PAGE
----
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-   -   Straight Pipe (http://www.jeepgarage.org/f6/straight-pipe-6030.html)

BenReardon 01-30-2010 10:16 AM

Straight Pipe
 
So, today after work I am going down the my local muffler shop and having them drop the muffler and run a straight pipe with the stock resonator. I was quoted $125.00. I am getting the mount plates welded on either side, so if I don't like it I can easily put the muffler back in myself. I am not going for a few hours, I will have pics as well as a video posted by the end of the day. Its snowy up here in MA, and once I get them up I don't want to hear any bull about how dirty my Jeep is right now. I am not all that happy about it, waiting til Tuesday for $5 washes, I go once a week. I hate the salt and sand all over the place.

Ben

LTrainGC 01-30-2010 10:22 AM

Re: Straight Pipe
 
That is going to be loud as ****.

Might lose some performance with the loss of backpressure too. Let us know how it goes!

DJ BoNiOmArIo 01-30-2010 12:41 PM

Re: Straight Pipe
 
That is going to some sweet music Ben

Scottina06 01-30-2010 01:26 PM

Re: Straight Pipe
 
cant wati to hear it bro! Dont worry about the backpressure thing...you got plenty of fresh, cool air coming in the front with your CAI.

chefalan23 01-30-2010 01:27 PM

Re: Straight Pipe
 
this sounds pretty decent imo....just something to think about

stock muffler with reso delete and cai

http://www.youtube.com/watch?v=Zye2YgCuJ_s

Scottina06 01-30-2010 01:48 PM

Re: Straight Pipe
 
Some say that.......an engine needs backpressure to work correctly. Is this true?

No. It would be more correct to say, "a perfectly stock engine that cannot adjust its fuel delivery needs backpressure to work correctly." This idea is a myth. As with all myths, however, there is a hint of fact with this one. Particularly, some people equate backpressure with torque, and others fear that too little backpressure will lead to valve burning.

The first reason why people say "backpressure is good" is because they believe that increased backpressure by itself will increase torque, particularly with a stock exhaust manifold. Granted, some stock manifolds act somewhat like performance headers at low RPM, but these manifolds will exhibit poor performance at higher RPM. This, however does not automatically lead to the conclusion that backpressure produces more torque. The increase in torque is not due to backpressure, but to the effects of changes in fuel/air mixture, which will be described in more detail below.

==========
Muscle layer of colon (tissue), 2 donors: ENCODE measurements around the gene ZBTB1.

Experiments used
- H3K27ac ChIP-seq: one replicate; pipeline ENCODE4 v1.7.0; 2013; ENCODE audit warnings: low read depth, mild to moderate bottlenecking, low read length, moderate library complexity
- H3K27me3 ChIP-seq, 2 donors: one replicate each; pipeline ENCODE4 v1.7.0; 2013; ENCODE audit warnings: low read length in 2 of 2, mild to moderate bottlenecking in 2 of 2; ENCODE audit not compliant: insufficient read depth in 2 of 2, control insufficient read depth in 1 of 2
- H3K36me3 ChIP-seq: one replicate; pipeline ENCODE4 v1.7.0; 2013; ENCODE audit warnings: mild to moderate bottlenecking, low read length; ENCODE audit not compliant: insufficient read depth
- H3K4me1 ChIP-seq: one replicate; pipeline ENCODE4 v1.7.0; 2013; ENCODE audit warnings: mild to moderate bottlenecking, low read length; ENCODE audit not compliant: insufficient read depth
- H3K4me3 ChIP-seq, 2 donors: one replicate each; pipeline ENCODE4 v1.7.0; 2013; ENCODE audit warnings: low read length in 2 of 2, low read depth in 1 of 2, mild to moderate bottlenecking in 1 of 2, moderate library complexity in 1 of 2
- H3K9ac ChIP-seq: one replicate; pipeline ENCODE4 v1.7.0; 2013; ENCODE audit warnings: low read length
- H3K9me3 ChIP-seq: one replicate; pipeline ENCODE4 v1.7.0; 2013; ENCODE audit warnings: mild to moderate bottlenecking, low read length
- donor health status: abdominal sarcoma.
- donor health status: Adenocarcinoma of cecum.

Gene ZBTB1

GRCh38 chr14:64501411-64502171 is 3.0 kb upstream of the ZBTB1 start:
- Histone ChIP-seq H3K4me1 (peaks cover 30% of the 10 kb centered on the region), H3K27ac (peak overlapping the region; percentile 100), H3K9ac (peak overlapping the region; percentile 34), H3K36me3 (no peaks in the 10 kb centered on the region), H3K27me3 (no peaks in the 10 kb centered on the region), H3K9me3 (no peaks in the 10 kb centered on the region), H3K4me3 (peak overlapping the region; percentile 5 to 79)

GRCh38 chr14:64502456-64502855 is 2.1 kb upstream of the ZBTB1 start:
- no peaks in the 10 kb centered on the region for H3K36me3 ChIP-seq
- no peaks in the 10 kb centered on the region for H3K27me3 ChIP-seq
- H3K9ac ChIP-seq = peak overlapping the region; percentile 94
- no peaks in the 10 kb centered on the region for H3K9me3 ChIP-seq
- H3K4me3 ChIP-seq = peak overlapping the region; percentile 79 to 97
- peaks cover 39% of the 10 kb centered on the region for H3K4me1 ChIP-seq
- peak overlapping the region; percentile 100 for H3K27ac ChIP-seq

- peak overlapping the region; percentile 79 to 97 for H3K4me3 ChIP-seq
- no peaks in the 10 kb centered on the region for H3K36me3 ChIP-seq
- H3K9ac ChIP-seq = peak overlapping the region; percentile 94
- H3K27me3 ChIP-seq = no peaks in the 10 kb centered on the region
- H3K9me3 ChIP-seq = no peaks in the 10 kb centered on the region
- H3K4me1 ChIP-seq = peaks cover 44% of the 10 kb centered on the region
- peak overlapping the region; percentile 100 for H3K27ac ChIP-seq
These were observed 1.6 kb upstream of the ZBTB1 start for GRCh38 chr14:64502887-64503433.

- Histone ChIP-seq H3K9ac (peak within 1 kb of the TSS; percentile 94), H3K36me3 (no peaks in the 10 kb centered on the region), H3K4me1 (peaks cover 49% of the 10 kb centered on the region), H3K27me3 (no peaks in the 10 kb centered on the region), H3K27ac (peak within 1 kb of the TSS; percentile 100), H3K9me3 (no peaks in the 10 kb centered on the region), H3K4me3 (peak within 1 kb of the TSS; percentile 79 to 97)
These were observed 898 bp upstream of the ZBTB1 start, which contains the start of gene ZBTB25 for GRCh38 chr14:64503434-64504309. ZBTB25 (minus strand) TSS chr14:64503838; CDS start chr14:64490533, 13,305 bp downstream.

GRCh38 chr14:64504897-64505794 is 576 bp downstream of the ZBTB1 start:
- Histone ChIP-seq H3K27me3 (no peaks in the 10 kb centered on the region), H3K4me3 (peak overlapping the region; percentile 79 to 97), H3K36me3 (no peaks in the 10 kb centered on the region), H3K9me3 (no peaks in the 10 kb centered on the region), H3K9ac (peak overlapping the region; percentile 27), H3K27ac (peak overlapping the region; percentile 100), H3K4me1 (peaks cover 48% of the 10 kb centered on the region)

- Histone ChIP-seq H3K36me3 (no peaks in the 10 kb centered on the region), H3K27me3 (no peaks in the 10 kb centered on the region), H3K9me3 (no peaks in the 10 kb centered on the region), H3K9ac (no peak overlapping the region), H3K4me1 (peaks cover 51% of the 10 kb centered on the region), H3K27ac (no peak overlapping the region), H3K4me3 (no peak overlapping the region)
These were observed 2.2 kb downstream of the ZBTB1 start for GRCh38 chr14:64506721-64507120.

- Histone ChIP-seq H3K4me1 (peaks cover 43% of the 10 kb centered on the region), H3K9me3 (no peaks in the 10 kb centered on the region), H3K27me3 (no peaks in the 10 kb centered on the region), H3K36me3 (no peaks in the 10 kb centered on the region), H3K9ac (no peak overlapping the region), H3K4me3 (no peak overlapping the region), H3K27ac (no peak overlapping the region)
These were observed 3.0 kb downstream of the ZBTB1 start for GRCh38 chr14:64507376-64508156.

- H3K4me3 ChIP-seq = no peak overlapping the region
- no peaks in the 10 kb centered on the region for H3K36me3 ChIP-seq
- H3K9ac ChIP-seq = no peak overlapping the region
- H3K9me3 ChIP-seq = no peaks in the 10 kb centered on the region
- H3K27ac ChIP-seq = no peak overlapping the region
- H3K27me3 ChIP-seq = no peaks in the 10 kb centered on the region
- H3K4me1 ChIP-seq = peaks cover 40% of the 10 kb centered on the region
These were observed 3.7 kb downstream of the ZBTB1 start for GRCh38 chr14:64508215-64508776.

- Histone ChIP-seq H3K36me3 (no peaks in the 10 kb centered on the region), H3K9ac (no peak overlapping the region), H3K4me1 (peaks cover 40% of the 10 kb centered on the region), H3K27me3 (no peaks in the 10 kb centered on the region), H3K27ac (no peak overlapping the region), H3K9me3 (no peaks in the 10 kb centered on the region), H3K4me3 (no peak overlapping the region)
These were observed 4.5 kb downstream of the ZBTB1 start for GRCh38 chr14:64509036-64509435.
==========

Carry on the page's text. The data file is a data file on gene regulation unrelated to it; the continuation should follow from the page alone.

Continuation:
The other reason why people say "backpressure is good" is because they hear that cars (or motorcycles) that have had performance exhaust work done to them would then go on to burn exhaust valves. Now, it is true that such valve burning has occurred as a result of the exhaust mods, but it isn't due merely to a lack of backpressure.

The internal combustion engine is a complex, dynamic collection of different systems working together to convert the stored power in gasoline into mechanical energy to push a car down the road. Anytime one of these systems are modified, that mod will also indirectly affect the other systems, as well.

Now, valve burning occurs as a result of a very lean-burning engine. In order to achieve a theoretical optimal combustion, an engine needs 14.7 parts of oxygen by mass to 1 part of gasoline (again, by mass). This is referred to as a stochiometric (chemically correct) mixture, and is commonly referred to as a 14.7:1 mix. If an engine burns with less oxygen present (13:1, 12:1, etc...), it is said to run rich. Conversely, if the engine runs with more oxygen present (16:1, 17:1, etc...), it is said to run lean. Today's engines are designed to run at 14.7:1 for normally cruising, with rich mixtures on acceleration or warm-up, and lean mixtures while decelerating.

Getting back to the discussion, the reason that exhaust valves burn is because the engine is burning lean. Normal engines will tolerate lean burning for a little bit, but not for sustained periods of time. The reason why the engine is burning lean to begin with is that the reduction in backpressure is causing more air to be drawn into the combustion chamber than before. Earlier cars (and motorcycles) with carburetion often could not adjust because of the way that backpressure caused air to flow backwards through the carburetor after the air already got loaded down with fuel, and caused the air to receive a second load of fuel. While a bad design, it was nonetheless used in a lot of vehicles. Once these vehicles received performance mods that reduced backpressure, they no longer had that double-loading effect, and then tended to burn valves because of the resulting over-lean condition. This, incidentally, also provides a basis for the "torque increase" seen if backpressure is maintained. As the fuel/air mixture becomes leaner, the resultant combustion will produce progressively less and less of the force needed to produce torque.

Modern vehicles don't have to worry about the effects described above, because the PCM ( computer) that controls the engine will detect that the engine is burning leaner than before, and will adjust fuel injection to compensate. So, in effect, reducing backpressure really does two good things: The engine can use work otherwise spent pushing exhaust gas out the tailpipe to propel the car forward, and the engine breathes better. Of course, the PCM's ability to adjust fuel injection is limited by the physical parameters of the injection system (such as injector maximum flow rate and fuel system pressure), but with exhaust backpressure reduction, these limits won't be reached.

BenReardon 01-30-2010 05:30 PM

Re: Straight Pipe